At ASH MCGINTY, we understand the important role your home plays in your your life. That’s why we are committed to providing you information that will help you make more informed decisions about your home financing.
So, let’s simplify it, starting with interest rate vs. annual percentage rate (APR).
What is an interest rate?
- A fixed-rate mortgage (FRM) [For example, I’m sure you’ve heard of “30 year fixed-rate mortgage“.]
- An adjustable-rate mortgage (ARM)
- A temporary buydown of the interest rate or initial monthly payment.
What is an annual percentage rate (APR)?
You should see both an interest rate and an annual percentage rate (APR) in various documents. The APR, which is usually higher than the interest rate, expresses the cost of the mortgage as an outgoing annual rate and includes certain fees, points, closing costs and other expenses (even though they are paid at application, or before or at closing).
APRs can help you compare types of mortgages and the costs between mortgages or lenders, but remember that the APR is different from the actual interest rate on your mortgage.
I will repeat- The APR is different from the actual interest rate on your mortgage.
How is the interest rate determined?
Catch this- This is why a rate found online may not provide enough information or reflect the interest rate you will actually receive once a lender has assessed your specific circumstances.
Mortgages reflect the conditions in the financial markets.
Complex variables affect the ride and fall of interest rates. This is why we see rates published daily. It’s most important to understand that there is no “one mortgage rate“.
Rates can fluctuate not only daily, but even hourly with movements in the financial markets, and by mortgage type and mortgage amount.
Additionally, the interest rate on your mortgage depends on the risk your mortgage features represent.
When lending money to customers to finance their homes, lenders and their investors take the risk that these customers will not pay back the money loaned to them.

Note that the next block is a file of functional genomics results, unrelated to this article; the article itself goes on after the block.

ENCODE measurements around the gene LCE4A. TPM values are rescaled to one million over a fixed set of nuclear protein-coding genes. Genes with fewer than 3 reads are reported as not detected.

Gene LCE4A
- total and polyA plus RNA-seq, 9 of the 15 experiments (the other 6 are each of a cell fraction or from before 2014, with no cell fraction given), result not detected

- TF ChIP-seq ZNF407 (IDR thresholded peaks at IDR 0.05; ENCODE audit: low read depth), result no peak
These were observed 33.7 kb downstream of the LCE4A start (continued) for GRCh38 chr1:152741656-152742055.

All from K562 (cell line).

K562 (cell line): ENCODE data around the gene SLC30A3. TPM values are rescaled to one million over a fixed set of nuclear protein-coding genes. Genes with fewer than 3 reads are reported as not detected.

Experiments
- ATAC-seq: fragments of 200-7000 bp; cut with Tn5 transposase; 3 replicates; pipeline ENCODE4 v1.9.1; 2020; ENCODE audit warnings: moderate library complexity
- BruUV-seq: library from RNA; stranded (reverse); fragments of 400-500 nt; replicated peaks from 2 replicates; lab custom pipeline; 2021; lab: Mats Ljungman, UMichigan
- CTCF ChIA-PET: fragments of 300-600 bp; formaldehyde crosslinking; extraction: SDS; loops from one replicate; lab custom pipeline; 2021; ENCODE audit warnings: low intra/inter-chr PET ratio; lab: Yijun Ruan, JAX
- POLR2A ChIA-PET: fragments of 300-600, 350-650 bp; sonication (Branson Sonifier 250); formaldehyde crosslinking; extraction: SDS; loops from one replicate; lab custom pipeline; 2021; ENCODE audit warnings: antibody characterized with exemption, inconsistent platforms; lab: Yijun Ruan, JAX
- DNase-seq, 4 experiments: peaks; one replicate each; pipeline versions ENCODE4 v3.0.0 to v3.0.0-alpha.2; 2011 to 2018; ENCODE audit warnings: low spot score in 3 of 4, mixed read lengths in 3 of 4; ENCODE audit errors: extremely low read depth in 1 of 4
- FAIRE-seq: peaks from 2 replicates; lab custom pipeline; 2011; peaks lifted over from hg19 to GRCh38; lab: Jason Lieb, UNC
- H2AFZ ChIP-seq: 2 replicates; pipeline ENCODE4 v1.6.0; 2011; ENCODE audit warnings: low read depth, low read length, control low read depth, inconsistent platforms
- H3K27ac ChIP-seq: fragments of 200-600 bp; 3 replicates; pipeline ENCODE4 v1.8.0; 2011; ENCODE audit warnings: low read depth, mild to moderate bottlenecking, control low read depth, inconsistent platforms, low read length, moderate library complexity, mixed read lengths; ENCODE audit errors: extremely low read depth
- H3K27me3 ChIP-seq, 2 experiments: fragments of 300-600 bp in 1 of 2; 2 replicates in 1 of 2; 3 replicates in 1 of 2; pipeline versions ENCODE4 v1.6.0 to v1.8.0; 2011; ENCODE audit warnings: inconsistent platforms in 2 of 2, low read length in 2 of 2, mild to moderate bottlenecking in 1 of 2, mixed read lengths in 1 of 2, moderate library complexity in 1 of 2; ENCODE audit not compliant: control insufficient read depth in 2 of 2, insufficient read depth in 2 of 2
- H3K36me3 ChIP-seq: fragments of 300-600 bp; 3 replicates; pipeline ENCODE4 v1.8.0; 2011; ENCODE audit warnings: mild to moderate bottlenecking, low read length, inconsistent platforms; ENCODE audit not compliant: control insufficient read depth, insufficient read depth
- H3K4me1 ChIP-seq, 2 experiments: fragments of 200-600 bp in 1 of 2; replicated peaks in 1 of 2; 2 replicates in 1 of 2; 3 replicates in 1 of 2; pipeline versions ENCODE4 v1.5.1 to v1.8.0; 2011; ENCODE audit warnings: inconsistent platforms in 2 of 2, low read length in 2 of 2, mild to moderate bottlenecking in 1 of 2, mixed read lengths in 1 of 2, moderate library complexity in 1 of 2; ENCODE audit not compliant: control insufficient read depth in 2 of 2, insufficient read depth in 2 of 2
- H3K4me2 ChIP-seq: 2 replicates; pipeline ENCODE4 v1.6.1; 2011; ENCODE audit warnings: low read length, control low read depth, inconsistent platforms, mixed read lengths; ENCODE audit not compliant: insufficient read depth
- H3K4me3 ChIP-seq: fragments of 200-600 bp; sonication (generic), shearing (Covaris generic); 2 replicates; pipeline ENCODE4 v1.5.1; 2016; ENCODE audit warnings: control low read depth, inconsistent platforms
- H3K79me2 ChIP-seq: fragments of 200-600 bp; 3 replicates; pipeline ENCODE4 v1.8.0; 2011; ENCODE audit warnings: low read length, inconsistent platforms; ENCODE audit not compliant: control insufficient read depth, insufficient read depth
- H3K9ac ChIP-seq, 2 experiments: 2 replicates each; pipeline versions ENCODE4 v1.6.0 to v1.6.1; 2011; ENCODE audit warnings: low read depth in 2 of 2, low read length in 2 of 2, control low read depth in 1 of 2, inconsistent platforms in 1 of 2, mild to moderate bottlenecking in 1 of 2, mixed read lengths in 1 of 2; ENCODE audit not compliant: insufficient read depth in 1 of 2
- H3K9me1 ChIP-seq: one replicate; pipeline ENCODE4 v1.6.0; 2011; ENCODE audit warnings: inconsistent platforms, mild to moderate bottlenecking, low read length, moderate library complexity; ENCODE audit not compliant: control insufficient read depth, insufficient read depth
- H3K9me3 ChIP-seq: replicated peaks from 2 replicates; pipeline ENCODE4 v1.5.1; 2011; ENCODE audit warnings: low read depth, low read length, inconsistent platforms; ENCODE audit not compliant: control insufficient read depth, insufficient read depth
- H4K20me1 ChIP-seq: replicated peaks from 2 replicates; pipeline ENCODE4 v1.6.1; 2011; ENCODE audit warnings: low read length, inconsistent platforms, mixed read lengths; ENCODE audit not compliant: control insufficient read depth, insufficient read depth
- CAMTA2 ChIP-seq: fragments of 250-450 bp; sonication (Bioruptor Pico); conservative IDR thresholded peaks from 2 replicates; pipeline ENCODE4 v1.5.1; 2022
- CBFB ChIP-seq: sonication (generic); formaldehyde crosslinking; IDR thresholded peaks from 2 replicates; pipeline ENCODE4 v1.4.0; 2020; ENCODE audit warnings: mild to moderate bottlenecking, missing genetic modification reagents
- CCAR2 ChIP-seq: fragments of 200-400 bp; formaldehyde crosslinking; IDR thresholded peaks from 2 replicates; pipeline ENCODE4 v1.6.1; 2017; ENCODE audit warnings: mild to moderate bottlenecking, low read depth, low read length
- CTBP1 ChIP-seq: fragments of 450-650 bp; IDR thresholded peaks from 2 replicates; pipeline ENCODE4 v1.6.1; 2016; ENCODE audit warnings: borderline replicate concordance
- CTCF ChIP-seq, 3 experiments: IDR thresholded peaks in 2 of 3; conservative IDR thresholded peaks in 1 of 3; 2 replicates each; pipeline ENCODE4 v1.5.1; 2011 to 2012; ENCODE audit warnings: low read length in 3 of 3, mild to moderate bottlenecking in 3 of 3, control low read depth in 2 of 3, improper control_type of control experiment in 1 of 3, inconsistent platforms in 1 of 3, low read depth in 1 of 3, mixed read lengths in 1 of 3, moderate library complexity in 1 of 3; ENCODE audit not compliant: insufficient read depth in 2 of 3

- Lenders typically offer lower mortgage rates on mortgages that present less risk.
- Based on many decades of lending, there are many factors that reduce or increase risk have been identified, including down payment amount, credit score, and other factors.
- Customers with higher credit scores historically default less often (so the lender anticipates less risk) than those with lower credit scores.
- A customer with more money invested in a mortgage with a higher down is considered less risky than a mortgage with a lower down payment.
- Other factors are similarly considered: your debt level in relation to your mortgage amount, whether your home is your primary residence or an investment property, whether it’s a single-family or multi-family home, the mortgage term you need or want, the amount of documentation you provide, etc., etc., etc.
Thing to consider if you decide to “shop rates” among lenders
- A rate that’s not based on the full details of your specific circumstances can only be a guess. Yes Boo, it’s just a guess.
- A guess you obtain today from one lender versus a guess you obtained yesterday or a week ago from another lender offers little (aka zero) basis for an accurate comparison.
- Here’s a simple one– different mortgage types and different mortgage terms have different rates.
- Be sure to understand whether the rate you are quoted is an introductory rate, sometimes called a “teaser rate”, that might rise dramatically a short time after closing.